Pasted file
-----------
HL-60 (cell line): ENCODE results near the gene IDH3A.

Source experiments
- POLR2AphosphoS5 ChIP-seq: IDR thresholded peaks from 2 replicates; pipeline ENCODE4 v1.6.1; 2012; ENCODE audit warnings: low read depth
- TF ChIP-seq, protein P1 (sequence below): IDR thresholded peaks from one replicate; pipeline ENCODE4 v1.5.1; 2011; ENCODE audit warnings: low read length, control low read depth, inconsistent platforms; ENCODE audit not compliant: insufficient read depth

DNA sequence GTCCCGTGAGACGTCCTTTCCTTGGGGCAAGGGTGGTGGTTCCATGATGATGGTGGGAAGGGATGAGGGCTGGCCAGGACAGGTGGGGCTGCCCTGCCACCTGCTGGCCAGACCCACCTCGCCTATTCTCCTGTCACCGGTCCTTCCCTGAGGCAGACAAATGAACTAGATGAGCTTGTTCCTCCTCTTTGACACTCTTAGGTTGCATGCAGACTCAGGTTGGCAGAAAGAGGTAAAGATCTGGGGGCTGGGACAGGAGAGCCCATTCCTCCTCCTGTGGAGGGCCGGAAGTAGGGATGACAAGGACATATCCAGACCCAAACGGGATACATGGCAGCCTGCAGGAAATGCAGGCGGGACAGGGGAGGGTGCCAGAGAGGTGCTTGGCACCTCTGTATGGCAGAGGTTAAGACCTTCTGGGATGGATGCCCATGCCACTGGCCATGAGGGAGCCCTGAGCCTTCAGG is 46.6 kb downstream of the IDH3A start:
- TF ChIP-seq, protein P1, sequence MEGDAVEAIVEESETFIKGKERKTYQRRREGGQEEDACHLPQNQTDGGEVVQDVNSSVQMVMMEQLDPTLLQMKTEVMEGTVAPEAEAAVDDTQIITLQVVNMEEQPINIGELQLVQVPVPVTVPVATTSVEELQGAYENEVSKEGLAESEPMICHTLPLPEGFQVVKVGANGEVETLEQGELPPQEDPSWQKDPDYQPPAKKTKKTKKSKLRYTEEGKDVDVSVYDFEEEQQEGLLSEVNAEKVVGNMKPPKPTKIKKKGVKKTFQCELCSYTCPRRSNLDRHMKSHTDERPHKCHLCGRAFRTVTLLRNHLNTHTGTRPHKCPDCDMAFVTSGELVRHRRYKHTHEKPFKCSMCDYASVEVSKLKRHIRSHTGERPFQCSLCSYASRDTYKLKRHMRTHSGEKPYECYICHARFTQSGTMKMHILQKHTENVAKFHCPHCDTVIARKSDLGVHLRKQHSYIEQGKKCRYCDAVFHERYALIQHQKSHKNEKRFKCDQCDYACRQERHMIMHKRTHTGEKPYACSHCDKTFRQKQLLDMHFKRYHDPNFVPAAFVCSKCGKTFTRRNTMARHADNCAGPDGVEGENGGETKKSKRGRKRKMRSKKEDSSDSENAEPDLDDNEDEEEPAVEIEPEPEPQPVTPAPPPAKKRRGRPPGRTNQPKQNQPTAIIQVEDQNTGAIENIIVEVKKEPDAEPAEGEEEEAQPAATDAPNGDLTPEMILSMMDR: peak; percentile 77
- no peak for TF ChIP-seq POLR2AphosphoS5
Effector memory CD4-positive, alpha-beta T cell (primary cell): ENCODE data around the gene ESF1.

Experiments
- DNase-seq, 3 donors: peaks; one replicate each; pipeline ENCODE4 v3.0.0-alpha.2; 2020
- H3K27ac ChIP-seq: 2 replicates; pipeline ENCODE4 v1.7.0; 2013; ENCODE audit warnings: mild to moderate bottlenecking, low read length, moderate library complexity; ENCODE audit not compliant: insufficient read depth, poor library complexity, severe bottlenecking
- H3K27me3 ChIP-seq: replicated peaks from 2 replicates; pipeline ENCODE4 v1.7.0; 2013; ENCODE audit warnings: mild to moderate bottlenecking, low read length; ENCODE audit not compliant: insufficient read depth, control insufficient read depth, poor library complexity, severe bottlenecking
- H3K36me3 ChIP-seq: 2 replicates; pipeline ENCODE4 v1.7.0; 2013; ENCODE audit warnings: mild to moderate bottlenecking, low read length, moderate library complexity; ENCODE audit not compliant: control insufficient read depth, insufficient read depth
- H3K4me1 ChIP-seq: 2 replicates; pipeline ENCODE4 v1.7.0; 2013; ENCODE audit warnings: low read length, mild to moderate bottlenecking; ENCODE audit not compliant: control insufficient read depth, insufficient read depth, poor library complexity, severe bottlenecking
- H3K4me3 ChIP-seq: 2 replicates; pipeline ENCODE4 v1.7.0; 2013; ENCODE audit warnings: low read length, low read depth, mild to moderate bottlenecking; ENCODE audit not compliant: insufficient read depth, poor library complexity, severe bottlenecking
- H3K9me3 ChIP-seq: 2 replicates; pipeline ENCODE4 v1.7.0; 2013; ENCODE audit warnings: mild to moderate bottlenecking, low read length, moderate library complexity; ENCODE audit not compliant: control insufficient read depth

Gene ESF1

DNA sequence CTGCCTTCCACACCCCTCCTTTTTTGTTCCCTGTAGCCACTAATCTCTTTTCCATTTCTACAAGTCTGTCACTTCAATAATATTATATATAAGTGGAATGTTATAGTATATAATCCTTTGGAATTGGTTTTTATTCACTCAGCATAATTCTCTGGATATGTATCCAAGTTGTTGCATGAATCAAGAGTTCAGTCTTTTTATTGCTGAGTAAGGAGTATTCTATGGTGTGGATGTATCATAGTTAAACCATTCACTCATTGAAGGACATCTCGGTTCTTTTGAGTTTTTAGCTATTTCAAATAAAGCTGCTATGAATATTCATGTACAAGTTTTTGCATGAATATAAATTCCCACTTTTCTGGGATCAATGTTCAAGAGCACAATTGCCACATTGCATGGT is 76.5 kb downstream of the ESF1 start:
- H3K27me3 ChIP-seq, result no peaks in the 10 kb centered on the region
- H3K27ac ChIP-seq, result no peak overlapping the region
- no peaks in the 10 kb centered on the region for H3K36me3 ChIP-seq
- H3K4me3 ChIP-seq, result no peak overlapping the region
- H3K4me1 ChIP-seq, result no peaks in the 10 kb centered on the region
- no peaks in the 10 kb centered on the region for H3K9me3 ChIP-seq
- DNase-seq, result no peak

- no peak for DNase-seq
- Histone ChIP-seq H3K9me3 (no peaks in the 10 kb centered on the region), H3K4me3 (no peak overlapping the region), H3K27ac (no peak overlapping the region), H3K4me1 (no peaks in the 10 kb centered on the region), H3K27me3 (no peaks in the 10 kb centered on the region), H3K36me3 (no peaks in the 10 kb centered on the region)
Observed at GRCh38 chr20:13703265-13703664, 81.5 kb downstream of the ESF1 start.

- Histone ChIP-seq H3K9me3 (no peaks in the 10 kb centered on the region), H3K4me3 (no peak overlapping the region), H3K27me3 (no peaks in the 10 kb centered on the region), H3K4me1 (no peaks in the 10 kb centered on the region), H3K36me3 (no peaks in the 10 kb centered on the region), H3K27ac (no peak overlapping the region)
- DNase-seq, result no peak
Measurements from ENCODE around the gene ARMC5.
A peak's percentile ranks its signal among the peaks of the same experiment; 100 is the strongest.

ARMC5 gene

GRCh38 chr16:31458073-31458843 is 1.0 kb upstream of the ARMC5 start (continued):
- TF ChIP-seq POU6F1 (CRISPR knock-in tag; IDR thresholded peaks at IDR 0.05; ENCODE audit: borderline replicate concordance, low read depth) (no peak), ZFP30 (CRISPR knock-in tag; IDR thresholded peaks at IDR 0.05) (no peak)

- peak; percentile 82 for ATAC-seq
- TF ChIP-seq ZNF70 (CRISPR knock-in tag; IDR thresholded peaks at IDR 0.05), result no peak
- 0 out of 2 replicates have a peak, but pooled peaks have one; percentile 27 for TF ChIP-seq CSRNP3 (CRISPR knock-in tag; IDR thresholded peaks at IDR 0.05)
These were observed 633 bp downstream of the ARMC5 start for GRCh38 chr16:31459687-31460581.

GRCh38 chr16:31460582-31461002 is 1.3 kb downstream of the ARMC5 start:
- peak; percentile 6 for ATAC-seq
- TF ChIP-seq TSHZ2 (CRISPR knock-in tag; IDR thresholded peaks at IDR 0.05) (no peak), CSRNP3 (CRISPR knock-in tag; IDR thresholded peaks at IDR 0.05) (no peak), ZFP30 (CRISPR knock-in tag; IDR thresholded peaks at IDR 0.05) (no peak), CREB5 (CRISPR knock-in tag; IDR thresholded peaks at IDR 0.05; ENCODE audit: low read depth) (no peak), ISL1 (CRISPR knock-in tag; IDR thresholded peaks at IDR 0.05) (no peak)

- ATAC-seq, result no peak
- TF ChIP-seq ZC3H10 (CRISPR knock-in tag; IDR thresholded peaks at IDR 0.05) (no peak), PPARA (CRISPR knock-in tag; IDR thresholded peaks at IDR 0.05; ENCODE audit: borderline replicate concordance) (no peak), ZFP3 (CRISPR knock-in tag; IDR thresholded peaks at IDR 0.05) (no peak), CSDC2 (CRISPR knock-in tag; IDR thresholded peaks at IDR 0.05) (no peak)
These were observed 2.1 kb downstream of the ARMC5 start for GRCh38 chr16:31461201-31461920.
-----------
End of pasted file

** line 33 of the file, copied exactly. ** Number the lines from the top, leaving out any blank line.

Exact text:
ARMC5 gene